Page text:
OF CATS AND DRAGONS‘ audiobook narration requires voices and dialects for scores of monsters, intrepid heroes and talking cats from a range of families, countries, and realms. P.J. more than delivered.

But if you don’t happen to have a narrator in the family, how do you turn your book into an audiobook?

If your publisher bought your audiobook rights, then you just sit back and wait until someone tells you that your audiobook is done. Under those circumstances, sometimes authors get input, sometimes they don’t.

If you are taking the process on yourself, here are a few things to think about:

How to prepare:

Finish your book. Really. Edit your book. Really. Once you give your manuscript to your narrator, you will not be able to do any more editing. It will be set in stone, so make sure you are happy and your manuscript is done, done, done.

Your narrator might find typos and minor grammatical mistakes, and he or she might tell you about them in time to make fixes. But that is not their job. You have to assume that the narrator will read what is on the page, even if it’s utter nonsense. You wrote it, it’s on you and not on them.

I highly recommend you have someone read your work out loud while you follow along in the manuscript. Carol and I have a process that is pretty OCD, so I won’t go into it here. But let me assure you that we read aloud and listen to the manuscript many, many times during our joint editing process. Siri (or any text to speech program) can help you out. The robotic read is torturous to listen to, but you aren’t listening for entertainment, you are listening to catch word repetition repetition and other anomalies.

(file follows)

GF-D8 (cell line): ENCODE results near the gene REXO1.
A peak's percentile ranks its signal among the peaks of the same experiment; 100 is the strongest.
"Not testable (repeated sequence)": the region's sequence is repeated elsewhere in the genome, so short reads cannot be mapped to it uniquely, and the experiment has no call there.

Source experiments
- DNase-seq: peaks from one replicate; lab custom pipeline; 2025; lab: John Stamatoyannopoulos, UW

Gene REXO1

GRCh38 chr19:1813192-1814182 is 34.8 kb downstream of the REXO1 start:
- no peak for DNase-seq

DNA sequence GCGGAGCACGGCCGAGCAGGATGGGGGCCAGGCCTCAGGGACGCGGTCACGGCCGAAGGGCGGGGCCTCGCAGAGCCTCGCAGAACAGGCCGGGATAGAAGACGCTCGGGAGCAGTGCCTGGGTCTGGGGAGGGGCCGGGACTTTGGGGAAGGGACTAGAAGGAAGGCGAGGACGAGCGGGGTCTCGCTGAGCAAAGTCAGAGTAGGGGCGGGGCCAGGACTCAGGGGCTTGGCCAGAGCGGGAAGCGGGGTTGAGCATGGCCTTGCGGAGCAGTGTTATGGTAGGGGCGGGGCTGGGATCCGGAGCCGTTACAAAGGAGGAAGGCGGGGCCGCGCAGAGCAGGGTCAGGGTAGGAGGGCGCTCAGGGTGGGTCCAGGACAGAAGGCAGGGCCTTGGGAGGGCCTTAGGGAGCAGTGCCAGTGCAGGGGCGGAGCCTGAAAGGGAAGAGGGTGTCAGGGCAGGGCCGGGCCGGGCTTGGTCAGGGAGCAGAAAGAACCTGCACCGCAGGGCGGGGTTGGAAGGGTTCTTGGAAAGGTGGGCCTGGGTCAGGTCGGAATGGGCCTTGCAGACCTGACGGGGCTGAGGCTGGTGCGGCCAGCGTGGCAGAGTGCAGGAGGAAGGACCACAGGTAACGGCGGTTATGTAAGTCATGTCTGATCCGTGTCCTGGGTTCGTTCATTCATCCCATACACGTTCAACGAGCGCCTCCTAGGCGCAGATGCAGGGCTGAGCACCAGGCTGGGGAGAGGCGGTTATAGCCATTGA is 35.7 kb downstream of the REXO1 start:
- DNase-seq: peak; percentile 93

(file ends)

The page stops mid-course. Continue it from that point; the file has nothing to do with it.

This is the time to make firm decisions, especially if your book is part of a series. Look ahead. Make sure you describe what characters sound like the first time they appear. And then stick with it. Don’t give recurring characters surprise accents or vocal characteristics in later books. I remember hearing about one extreme example where an established character all of a sudden had an accent in book three of the series. A professional narrator will typically prep the entire manuscript before recording and will know about late surprises, so you have a bit of a safety net with your audiobook. But, and this is just a side note, for your writing in general, it’s a good idea to offer vocal descriptors up front. Whether you are writing a series or a standalone book, it can be jarring to your readers to have an imagined sense of a character radically upended for no reason. You risk taking them out of the story and losing them as a fan.

These are just a few things to consider as you prepare your book to be narrated.

Carol and I have tried to be very conscious about what is to come in OF CATS AND DRAGONS. Book one — NIGHT’S GIFT — is fairly contained. One city, only a handful of characters, but we know the requirements of books to come. We are ten books deep into the series as we are releasing book one, and we have hundreds of stories to draw from.